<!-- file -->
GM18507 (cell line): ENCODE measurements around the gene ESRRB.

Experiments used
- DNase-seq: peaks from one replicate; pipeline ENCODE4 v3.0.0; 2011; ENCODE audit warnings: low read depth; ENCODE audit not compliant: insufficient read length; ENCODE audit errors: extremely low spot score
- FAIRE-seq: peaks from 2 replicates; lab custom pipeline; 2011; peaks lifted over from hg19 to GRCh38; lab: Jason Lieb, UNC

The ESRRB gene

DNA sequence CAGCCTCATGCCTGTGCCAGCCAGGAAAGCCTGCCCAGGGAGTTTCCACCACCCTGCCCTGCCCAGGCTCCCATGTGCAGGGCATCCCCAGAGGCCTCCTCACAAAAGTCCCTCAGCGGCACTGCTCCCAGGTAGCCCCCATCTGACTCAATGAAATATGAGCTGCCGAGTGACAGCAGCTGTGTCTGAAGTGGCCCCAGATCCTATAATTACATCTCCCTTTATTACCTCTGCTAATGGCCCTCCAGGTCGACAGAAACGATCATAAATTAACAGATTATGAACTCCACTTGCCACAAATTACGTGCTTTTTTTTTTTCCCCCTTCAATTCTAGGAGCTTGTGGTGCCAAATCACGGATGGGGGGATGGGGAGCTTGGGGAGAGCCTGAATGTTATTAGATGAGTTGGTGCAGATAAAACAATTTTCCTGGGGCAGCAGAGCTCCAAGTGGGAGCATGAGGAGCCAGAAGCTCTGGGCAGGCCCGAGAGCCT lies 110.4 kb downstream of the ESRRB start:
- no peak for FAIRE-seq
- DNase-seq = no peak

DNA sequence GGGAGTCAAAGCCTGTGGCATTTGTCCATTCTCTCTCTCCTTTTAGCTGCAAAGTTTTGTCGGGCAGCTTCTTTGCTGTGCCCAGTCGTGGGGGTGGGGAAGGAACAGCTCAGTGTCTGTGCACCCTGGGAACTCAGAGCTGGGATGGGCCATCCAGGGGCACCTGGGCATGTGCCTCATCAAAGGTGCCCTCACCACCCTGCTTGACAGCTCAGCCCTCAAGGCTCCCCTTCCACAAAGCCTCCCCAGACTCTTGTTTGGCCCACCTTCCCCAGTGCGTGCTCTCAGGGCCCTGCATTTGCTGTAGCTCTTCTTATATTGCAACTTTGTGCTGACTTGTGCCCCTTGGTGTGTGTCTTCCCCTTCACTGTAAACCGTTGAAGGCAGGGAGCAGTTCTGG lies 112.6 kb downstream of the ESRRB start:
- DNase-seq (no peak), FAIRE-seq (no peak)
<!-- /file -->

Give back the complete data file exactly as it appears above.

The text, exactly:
GM18507 (cell line): ENCODE measurements around the gene ESRRB.

Experiments used
- DNase-seq: peaks from one replicate; pipeline ENCODE4 v3.0.0; 2011; ENCODE audit warnings: low read depth; ENCODE audit not compliant: insufficient read length; ENCODE audit errors: extremely low spot score
- FAIRE-seq: peaks from 2 replicates; lab custom pipeline; 2011; peaks lifted over from hg19 to GRCh38; lab: Jason Lieb, UNC

The ESRRB gene

DNA sequence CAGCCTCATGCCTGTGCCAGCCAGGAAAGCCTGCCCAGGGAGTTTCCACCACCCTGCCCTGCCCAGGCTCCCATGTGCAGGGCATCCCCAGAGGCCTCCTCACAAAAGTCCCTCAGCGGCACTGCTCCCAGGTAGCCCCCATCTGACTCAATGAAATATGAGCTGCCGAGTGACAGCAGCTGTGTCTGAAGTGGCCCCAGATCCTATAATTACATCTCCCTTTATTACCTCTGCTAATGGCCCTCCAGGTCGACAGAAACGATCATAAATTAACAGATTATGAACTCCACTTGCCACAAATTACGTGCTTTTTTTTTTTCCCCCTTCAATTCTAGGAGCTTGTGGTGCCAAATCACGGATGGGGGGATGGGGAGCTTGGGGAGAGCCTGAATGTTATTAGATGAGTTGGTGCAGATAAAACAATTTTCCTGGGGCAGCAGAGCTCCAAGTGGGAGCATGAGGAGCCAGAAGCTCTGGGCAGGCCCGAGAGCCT lies 110.4 kb downstream of the ESRRB start:
- no peak for FAIRE-seq
- DNase-seq = no peak

DNA sequence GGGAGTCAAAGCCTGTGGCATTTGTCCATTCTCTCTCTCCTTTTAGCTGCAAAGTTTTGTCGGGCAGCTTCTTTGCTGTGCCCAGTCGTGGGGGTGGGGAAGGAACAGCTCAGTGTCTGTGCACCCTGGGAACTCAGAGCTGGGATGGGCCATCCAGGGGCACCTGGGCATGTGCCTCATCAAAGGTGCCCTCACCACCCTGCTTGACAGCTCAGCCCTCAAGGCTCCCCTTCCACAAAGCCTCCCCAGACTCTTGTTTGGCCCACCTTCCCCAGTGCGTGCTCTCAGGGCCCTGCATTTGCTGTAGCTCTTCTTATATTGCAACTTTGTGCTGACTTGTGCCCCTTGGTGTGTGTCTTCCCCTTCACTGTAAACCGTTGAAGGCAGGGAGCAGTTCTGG lies 112.6 kb downstream of the ESRRB start:
- DNase-seq (no peak), FAIRE-seq (no peak)